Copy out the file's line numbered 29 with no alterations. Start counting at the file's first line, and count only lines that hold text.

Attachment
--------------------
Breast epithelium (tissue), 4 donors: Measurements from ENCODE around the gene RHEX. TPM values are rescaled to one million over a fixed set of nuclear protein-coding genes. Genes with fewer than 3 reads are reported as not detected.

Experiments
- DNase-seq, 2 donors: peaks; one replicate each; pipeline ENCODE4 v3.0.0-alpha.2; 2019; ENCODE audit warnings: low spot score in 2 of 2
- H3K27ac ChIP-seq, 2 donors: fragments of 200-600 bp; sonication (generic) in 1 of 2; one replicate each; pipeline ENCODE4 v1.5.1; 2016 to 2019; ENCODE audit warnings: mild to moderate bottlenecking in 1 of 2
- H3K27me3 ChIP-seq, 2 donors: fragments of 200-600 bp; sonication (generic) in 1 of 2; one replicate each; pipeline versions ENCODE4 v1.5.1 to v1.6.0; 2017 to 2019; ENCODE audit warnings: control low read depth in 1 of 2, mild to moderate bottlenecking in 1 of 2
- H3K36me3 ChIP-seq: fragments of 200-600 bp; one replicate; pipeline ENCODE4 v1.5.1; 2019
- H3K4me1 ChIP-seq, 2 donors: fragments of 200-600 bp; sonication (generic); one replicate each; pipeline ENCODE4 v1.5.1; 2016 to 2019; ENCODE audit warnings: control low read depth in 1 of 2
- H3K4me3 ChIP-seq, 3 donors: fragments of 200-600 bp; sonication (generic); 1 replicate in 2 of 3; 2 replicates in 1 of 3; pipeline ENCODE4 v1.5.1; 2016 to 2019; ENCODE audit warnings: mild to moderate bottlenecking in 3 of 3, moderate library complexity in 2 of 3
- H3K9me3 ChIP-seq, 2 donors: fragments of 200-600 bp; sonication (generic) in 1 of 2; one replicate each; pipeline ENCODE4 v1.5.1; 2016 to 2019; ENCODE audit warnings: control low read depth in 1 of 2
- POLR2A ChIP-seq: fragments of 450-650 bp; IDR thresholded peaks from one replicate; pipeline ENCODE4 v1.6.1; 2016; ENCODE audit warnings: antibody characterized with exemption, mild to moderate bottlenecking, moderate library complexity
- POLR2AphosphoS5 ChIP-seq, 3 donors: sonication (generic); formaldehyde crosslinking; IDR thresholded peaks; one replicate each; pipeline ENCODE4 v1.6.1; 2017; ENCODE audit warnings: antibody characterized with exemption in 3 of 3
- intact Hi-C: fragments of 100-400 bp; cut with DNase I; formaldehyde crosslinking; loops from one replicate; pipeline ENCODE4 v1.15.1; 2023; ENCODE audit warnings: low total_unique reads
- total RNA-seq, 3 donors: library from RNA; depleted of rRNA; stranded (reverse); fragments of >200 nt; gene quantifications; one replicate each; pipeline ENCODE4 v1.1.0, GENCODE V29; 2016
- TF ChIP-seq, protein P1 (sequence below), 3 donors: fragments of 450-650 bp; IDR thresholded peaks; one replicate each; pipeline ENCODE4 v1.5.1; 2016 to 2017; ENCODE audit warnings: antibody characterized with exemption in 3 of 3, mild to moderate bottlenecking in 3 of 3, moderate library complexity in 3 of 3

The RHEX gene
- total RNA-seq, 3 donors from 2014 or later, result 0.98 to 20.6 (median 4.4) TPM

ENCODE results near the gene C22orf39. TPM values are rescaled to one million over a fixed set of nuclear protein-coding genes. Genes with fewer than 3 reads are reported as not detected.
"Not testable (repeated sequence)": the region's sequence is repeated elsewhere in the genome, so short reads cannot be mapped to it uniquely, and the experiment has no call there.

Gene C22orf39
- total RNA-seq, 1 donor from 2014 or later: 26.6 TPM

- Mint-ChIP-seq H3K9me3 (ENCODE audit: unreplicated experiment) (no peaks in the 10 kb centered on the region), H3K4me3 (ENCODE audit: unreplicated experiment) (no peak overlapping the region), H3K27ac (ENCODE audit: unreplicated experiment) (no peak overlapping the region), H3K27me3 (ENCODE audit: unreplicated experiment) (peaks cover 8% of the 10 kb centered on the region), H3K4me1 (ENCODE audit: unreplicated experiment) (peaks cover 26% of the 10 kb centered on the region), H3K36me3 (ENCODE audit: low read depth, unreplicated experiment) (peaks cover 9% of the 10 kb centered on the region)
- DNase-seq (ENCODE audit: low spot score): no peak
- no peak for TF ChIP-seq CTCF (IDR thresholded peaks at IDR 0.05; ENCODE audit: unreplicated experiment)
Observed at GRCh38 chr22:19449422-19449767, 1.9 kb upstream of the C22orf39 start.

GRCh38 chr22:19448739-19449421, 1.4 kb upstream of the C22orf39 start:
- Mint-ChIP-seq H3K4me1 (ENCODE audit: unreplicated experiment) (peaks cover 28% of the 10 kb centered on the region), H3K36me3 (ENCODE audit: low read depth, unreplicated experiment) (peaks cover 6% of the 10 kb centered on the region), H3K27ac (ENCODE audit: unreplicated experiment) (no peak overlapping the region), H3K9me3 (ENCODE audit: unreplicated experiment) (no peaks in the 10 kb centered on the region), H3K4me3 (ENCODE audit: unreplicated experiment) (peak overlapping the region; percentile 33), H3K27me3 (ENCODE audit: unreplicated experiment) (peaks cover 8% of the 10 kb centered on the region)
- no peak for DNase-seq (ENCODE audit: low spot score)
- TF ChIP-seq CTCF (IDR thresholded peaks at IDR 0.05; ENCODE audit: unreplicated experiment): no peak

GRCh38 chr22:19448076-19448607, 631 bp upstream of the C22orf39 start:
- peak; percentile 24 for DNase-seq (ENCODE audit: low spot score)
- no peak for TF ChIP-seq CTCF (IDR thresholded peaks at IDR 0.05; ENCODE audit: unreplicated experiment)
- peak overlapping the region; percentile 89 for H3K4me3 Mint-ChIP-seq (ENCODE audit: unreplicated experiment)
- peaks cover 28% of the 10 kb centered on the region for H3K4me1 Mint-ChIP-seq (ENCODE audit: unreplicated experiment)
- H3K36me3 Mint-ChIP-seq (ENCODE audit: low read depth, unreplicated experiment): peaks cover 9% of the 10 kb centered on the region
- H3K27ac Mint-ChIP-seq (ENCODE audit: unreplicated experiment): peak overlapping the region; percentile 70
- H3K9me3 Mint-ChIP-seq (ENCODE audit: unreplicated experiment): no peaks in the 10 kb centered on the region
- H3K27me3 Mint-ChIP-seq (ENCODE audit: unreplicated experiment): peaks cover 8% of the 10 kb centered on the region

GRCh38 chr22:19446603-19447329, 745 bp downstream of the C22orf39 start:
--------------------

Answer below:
GRCh38 chr22:19448076-19448607, 631 bp upstream of the C22orf39 start: